Trading Faces: Modern Wildlife Conservation Efforts Call for Better Trafficking Regulations to Ensure Animal and Human Health

Article excerpt


In the spring of 2003, three-year-old Schyan Kautzer lay in a central Wisconsin hospital for seven days with a high temperature, runny eyes and skin marked with pus-filled blisters. The disease--which doctors could not initially identify--came after the girl had been bit on the finger by a pet prairie dog. The prairie dog was a new addition to the family's 15-acre farm--and it, too, was sick. A few days later, Schyan's mother, Tammy, developed a fever and blisters that spread from a cat scratch. Researchers at a nearby clinic studied a skin sample and tissue from the prairie dog's lymph node and determined that the family members and prairie dog had been infected with a similar poxvirus. It was monkeypox, a disease typically found in African squirrels, rats and mice. Over the course of that year, nearly 100 people across the Midwest were diagnosed with monkeypox after coming in contact with infected prairie dogs.

Authorities traced the source of the sick prairie dogs to a wholesale pet store that also sold exotic African rodents. Many of the dozens of prairie dogs at the store were also ill--sneezing, coughing and underweight. The exotic rodents were consequently banned from the U.S. That outbreak offered a lesson on how diseases move from species to species, mutating in the process. It also highlighted problems arising from animal trade, and helped propagate a new field of research called conservation medicine, which seeks to identify these new diseases and find ways to prevent their proliferation across wildlife populations.

But U.S. scientists and federal agencies are grappling with how to regulate wildlife trade--and the sale of exotic and banned pets--to lessen the impact of diseases that cross from wild to domestic animals and then to humans, and how to win the cooperation of government, researchers and the pet industry before the next outbreak.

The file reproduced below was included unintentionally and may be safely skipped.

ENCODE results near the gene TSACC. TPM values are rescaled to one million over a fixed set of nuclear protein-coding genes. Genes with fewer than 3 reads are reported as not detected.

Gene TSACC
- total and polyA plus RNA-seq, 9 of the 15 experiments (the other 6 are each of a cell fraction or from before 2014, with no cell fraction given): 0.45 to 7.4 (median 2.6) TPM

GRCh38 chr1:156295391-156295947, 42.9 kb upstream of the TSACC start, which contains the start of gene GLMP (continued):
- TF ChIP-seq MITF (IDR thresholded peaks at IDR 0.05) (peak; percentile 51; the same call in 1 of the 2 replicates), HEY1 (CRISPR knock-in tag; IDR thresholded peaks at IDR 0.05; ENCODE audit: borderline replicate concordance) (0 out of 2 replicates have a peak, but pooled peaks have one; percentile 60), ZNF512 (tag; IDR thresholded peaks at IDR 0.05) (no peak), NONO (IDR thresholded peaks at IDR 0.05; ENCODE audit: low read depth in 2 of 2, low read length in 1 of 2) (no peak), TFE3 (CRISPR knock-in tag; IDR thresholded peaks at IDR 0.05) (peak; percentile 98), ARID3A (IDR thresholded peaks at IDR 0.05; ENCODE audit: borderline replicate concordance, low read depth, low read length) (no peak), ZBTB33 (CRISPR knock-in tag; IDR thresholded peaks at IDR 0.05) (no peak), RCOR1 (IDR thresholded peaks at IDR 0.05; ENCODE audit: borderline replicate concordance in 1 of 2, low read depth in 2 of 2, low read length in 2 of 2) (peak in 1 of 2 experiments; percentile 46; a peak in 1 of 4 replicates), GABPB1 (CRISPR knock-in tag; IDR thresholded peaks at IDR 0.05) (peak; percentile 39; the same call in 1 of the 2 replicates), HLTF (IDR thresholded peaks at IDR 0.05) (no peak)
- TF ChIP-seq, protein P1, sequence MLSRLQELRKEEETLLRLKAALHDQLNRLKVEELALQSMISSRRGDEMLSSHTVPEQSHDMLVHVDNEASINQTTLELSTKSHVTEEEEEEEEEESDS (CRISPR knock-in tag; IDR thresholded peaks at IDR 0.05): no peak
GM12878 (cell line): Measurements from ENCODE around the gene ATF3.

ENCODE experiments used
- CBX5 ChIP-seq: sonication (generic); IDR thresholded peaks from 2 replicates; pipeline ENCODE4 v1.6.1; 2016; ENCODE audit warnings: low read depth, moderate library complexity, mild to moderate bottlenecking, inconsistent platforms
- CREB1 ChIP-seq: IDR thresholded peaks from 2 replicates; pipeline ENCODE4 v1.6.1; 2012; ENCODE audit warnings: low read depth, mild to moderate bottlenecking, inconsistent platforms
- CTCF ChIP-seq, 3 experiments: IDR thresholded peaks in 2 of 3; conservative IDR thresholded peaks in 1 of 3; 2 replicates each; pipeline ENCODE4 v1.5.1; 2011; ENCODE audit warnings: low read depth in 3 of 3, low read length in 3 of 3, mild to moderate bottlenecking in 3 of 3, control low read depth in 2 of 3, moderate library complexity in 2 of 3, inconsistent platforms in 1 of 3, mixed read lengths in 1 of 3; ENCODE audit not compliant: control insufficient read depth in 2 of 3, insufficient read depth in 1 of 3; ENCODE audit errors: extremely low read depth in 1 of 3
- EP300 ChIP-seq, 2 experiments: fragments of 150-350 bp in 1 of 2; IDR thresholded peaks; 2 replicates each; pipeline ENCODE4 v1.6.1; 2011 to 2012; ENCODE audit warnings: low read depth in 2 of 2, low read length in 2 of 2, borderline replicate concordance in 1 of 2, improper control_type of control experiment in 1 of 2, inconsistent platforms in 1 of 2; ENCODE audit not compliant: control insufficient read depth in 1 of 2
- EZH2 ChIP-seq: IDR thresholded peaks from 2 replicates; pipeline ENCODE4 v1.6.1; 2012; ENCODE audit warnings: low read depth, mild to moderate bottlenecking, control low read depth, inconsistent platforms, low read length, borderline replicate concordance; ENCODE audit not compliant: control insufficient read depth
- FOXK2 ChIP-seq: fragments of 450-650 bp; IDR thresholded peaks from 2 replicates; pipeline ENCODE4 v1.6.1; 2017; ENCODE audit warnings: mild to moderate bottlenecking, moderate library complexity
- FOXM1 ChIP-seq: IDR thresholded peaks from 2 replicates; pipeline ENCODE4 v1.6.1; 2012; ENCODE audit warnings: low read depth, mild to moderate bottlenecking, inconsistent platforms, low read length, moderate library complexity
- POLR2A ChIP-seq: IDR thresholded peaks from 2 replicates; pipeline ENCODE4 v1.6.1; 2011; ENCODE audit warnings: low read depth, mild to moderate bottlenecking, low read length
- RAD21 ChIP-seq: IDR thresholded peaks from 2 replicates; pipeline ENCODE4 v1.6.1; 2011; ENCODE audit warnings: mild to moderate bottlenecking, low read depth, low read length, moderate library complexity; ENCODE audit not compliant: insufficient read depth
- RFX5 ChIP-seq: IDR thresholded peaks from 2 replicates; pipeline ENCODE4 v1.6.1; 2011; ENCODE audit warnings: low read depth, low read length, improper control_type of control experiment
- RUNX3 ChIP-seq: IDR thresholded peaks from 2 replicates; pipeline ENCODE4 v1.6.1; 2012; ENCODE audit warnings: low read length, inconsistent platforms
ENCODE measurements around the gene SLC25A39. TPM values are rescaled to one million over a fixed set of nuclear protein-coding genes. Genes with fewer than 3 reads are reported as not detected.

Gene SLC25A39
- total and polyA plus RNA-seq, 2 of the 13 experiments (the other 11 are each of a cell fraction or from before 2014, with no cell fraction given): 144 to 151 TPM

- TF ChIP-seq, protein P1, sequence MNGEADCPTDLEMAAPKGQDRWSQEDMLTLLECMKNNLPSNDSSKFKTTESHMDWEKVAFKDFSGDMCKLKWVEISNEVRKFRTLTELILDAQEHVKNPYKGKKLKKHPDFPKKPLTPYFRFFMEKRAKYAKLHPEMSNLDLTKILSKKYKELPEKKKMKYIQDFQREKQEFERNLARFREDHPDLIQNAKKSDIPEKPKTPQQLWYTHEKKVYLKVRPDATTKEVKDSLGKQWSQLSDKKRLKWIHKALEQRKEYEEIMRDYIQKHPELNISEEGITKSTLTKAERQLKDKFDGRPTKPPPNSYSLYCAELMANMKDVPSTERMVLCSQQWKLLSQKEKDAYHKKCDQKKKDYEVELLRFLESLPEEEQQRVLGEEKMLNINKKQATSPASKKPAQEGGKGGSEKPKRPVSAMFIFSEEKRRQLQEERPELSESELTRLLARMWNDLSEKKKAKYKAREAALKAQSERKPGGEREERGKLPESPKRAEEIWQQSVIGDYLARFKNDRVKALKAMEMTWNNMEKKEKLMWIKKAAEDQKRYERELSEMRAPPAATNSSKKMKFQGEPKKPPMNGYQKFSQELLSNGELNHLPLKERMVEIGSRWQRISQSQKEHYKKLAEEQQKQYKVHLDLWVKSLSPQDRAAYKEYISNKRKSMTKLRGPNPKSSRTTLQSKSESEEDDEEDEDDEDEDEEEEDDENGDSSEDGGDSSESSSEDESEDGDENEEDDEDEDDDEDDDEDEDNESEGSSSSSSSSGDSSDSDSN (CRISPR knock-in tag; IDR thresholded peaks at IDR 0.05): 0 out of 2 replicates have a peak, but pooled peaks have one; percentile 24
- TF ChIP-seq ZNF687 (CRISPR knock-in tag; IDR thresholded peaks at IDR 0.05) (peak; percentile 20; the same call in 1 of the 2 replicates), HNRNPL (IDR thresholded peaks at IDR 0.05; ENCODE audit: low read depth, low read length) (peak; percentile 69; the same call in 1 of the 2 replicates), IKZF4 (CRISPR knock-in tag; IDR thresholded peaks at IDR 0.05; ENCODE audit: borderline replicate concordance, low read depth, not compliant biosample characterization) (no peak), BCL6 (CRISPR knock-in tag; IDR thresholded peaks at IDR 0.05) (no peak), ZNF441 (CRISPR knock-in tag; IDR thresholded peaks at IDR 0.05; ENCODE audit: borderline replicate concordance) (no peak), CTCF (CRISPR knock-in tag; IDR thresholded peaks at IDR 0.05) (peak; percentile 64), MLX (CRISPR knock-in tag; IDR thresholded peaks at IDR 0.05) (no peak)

Zoonotic diseases--or those that jump from animals to humans--account for 75% of all emerging infectious threats, according to the Centers for Disease Control and Prevention (CDC). The agency has even opened a center to plan for and monitor such outbreaks. The National Center for Zoonotic, Vector-Borne and Enteric Diseases estimates that approximately 60% of all human pathogens are zoonotic. Most of these diseases can be traced to areas where expanding human populations have pushed into surrounding ecosystems, increasing interaction among species.

Researchers highlighted these trends a few years back in a study published in the journal Nature. The article charted patterns of likely outbreaks and recorded unique diseases over the last 60 years. It found 335 such diseases in human populations between 1940 and 2004. The study noted that loss of habitat and human infringement into wildlife areas were both factors related to outbreak. It linked the peak incidence in the 1980s with the HIV pandemic, but noted that zoonotic diseases account for most of the emerging "events" or outbreaks, and most of these originate in wildlife. Socioeconomic, environmental and ecological factors all played a role in determining where disease outbreaks would happen. And the study called for better surveillance in order to identify disease hotspots in Africa and Latin America before they erupt.

Trafficking and Trade

Wildlife trafficking is most often depicted in media coverage of airport seizures--like the man in July 2010 who was caught in Mexico City as he attempted to smuggle 18 endangered monkeys from Peru under his T-shirt. But many animal-related disease outbreaks come as a result of legal trade. Animal trade is a robust business. In 2009, the U.S. Fisheries and Wildlife Department reported 140,984 total wildlife shipments, comprised of 146,734 mammals, 940,349 reptiles, 3,291,807 amphibians, 181,908 birds and 165,198,128 fish. Recent conservation news has highlighted disappearing numbers of threatened amphibians. …